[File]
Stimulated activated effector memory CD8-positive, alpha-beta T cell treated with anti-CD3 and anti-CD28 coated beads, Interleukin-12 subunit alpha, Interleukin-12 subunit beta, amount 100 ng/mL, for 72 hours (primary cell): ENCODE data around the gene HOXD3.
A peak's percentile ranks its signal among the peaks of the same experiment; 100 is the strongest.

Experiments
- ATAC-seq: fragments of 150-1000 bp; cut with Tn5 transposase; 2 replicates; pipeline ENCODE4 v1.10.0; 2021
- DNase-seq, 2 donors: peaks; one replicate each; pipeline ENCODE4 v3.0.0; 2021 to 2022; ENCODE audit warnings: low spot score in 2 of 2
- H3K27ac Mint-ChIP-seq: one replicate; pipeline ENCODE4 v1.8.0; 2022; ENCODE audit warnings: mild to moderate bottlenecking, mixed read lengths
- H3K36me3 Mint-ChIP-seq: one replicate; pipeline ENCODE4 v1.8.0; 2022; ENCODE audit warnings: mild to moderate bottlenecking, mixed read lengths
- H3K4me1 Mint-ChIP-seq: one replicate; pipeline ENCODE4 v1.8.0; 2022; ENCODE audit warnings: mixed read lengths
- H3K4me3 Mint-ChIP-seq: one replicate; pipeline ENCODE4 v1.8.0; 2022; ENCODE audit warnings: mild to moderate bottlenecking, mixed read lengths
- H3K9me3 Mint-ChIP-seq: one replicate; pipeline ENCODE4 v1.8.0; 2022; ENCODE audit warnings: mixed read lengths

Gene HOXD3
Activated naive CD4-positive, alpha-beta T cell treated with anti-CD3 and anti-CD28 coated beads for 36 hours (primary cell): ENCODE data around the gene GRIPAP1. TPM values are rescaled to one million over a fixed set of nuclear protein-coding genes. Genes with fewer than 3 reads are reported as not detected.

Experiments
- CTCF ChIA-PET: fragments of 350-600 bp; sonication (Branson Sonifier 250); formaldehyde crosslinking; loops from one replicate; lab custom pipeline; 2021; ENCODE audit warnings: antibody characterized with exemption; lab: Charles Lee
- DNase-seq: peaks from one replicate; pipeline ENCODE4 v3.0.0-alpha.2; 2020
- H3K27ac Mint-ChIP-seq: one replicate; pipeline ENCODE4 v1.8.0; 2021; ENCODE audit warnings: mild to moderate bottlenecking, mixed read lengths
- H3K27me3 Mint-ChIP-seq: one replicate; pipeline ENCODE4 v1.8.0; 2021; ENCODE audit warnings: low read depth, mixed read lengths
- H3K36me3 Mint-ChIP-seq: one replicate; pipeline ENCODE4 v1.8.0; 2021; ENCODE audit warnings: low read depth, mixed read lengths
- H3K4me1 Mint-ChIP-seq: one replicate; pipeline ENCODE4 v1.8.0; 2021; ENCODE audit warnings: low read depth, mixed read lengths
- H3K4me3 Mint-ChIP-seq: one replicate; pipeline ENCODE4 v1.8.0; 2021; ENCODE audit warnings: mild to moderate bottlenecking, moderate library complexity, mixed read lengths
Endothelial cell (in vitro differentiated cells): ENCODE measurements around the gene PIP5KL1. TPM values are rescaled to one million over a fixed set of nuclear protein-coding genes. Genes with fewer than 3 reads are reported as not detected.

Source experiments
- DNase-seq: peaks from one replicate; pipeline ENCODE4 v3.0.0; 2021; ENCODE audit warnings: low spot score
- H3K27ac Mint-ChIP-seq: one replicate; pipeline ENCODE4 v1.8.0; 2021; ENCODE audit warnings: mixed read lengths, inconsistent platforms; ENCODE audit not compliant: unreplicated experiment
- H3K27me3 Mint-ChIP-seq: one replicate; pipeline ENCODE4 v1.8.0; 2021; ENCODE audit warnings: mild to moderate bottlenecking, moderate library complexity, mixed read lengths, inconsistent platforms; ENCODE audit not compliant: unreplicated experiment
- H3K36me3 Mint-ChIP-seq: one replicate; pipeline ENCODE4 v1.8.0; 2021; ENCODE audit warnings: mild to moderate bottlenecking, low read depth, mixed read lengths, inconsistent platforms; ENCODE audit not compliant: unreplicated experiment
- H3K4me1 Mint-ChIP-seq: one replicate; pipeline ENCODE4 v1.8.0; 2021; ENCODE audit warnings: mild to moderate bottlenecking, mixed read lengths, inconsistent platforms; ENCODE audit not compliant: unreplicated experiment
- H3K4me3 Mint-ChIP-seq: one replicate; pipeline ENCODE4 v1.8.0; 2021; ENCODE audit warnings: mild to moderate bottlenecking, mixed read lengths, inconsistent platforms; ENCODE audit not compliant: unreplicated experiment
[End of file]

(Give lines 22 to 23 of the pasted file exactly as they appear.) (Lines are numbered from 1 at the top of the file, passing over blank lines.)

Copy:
Source experiments
- DNase-seq: peaks from one replicate; pipeline ENCODE4 v3.0.0; 2021; ENCODE audit warnings: low spot score